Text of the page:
Now at last, he was running his own show but could not resist when the first professorship of psychiatry was advertised by the Royal College of Surgeons of Ireland. His successful candidacy saw him returning to Dublin in 1968 as Clinical Director and Foundation Professor with his clinical base at St Brendan's Hospital, Grangegorman. In subsequent years he set up a modern community-based service, opened a general hospital unit at James Connolly Memorial Hospital outside Dublin and rapidly developed undergraduate psychiatric teaching at RCSI. In his foreword to his lecture notes he observed that the contribution of psychiatry to the understanding of the principles and practice of medicine must ultimately be to underline the wholeness and dignity of man. He advised students that physicians are always practising psychiatry simply because they are dealing with sick people.

‘We are all members of a caring profession, but being human, our motives are mixed and our performance may sometimes be flawed. A dose of personal humility is required as maintenance therapy.’

Tom was a staunch supporter of the Royal College of Psychiatrists without compromising his loyalty to RCPI and his alma mater RCSI. He was elected a Foundation Fellow in 1971 and served as Senior Vice-President (1981–1983) and subsequently on the Court of Electors. He perceived the aspirations of a small number of Irish colleagues towards an Irish National College as premature and unlikely to command wide support: in this he had the support of his professorial colleagues, with whom he formed an Irish National Psychiatric Postgraduate Training Committee even before the new College came into being in 1971.

At home in Ireland, Tom served on a number of important boards, including The National Drugs Advisory Board, The National Rehabilitation Board, the Central Remedial Clinic and the Eastern Health Board. In his professional practice he was dedicated to excellence of care in public service provision, the furtherance of Irish psychiatry and the teaching of his subject to medical students. He belonged to a generation of Irish psychiatrists dedicated to replacing the largest national complement of Victorian mental hospitals in the world with modern psychiatric services - a task as yet unfinished. He was a foundation member and chairman of the Irish Mental Health Association, which he continued to actively support well into his retirement. While Chairman of the Irish Division he organised a successful joint meeting of the College and the American Psychiatric Association (APA) in Dublin in recognition of which he subsequently was awarded a Corresponding Fellowship by the APA.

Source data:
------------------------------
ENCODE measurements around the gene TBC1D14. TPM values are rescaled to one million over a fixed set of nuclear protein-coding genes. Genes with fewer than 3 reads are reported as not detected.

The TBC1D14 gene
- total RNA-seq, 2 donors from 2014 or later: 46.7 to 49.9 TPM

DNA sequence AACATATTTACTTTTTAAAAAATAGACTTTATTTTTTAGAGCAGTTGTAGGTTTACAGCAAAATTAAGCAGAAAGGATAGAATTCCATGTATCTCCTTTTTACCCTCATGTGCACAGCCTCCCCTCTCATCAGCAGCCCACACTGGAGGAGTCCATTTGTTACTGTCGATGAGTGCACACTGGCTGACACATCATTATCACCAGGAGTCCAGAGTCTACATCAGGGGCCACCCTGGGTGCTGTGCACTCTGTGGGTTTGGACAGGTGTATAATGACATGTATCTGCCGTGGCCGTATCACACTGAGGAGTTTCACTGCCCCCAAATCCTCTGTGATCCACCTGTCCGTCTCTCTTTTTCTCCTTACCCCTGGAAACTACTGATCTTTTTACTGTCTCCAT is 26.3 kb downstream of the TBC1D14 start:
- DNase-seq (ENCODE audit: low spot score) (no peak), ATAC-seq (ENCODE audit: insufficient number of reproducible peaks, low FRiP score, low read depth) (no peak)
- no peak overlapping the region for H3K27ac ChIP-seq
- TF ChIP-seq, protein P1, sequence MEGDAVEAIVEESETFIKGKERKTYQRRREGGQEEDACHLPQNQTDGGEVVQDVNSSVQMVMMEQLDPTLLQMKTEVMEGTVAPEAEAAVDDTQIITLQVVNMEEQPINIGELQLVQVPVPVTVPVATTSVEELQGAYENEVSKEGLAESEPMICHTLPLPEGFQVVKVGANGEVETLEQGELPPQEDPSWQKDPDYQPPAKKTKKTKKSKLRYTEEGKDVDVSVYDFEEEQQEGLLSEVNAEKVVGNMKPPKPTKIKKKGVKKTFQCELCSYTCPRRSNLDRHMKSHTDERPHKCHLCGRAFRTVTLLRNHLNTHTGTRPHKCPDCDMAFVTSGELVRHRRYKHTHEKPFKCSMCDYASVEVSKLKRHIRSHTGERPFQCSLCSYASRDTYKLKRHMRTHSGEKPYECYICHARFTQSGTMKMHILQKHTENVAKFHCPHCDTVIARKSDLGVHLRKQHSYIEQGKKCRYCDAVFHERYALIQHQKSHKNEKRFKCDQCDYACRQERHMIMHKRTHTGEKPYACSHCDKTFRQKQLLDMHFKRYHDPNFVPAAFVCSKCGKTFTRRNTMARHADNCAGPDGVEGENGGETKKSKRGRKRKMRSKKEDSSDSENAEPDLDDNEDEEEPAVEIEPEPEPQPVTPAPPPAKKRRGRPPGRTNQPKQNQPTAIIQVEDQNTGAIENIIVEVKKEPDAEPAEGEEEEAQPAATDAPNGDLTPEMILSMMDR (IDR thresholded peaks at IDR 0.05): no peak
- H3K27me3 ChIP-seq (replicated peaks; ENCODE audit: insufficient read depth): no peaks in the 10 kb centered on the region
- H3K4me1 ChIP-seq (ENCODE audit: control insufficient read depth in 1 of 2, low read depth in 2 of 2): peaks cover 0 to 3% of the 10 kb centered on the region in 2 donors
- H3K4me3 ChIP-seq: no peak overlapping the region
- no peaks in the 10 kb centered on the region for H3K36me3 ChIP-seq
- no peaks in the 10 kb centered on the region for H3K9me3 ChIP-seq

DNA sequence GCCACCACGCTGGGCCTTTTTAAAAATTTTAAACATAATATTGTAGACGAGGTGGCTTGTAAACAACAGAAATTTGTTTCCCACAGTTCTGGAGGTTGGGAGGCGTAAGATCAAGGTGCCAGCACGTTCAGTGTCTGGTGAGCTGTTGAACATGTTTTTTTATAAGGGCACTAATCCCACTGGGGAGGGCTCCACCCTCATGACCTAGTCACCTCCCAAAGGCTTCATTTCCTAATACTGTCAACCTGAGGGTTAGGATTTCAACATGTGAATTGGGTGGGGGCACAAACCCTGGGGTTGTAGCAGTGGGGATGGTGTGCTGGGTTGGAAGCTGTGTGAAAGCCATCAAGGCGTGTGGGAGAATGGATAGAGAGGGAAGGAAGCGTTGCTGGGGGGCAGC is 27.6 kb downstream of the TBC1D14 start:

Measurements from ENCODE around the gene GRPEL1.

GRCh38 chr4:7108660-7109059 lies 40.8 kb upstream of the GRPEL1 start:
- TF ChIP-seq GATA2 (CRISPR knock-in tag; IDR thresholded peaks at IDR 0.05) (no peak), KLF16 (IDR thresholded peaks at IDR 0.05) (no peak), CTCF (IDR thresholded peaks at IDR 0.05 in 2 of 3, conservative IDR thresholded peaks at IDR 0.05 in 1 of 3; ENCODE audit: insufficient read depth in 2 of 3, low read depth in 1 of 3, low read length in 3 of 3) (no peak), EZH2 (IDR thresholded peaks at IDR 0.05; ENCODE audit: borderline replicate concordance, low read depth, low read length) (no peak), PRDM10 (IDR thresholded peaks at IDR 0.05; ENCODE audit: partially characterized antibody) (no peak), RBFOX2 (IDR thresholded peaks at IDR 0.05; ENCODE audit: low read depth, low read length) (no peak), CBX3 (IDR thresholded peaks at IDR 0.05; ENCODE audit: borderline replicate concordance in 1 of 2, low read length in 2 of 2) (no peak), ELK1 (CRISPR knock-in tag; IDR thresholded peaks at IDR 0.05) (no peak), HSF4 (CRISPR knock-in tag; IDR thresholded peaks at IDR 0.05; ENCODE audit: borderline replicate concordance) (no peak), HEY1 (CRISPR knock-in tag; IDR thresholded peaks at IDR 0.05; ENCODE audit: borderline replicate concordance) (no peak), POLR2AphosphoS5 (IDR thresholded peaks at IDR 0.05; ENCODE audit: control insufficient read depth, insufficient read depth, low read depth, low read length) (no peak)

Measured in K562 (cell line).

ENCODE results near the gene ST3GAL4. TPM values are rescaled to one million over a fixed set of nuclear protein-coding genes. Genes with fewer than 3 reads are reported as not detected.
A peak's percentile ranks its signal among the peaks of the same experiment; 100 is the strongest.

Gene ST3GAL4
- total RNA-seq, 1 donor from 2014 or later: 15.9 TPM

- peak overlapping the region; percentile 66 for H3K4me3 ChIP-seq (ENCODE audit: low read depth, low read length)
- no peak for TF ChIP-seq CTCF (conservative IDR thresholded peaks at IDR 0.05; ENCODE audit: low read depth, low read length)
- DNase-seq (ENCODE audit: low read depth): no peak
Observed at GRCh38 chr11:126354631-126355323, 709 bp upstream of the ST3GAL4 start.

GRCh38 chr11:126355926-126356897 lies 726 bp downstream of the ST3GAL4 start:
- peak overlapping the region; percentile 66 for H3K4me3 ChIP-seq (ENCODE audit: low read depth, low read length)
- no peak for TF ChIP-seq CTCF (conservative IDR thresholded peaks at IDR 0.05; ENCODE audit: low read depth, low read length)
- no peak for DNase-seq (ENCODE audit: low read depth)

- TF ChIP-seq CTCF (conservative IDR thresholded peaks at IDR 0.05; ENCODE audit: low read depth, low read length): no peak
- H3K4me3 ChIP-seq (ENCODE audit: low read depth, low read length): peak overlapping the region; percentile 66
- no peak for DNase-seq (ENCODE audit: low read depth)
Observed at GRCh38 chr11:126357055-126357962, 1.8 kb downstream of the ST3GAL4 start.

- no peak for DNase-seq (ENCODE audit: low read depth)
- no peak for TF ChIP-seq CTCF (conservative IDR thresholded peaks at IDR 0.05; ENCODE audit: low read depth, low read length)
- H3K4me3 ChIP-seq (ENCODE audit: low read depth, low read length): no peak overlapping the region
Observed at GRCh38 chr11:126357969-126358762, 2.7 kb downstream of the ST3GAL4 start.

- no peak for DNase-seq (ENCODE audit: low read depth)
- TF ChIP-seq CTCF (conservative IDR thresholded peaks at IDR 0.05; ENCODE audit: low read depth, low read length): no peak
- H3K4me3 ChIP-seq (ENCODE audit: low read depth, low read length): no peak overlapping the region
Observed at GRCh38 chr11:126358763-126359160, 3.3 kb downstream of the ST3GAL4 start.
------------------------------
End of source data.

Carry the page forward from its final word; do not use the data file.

In 1956 Tom married Sheila O’Donovan, a Cork medical graduate. The famously hospitable Lynch home was, and is, appropriately sited near Milltown Golf Club in Dublin of which Tom, like his father before him, was captain. On 6 January 2005 Tom died peacefully surrounded by his family after a long period of ill health. All five of his children are leaders of caring professions and with one exception are based in Dublin. There are, to date, ten grandchildren.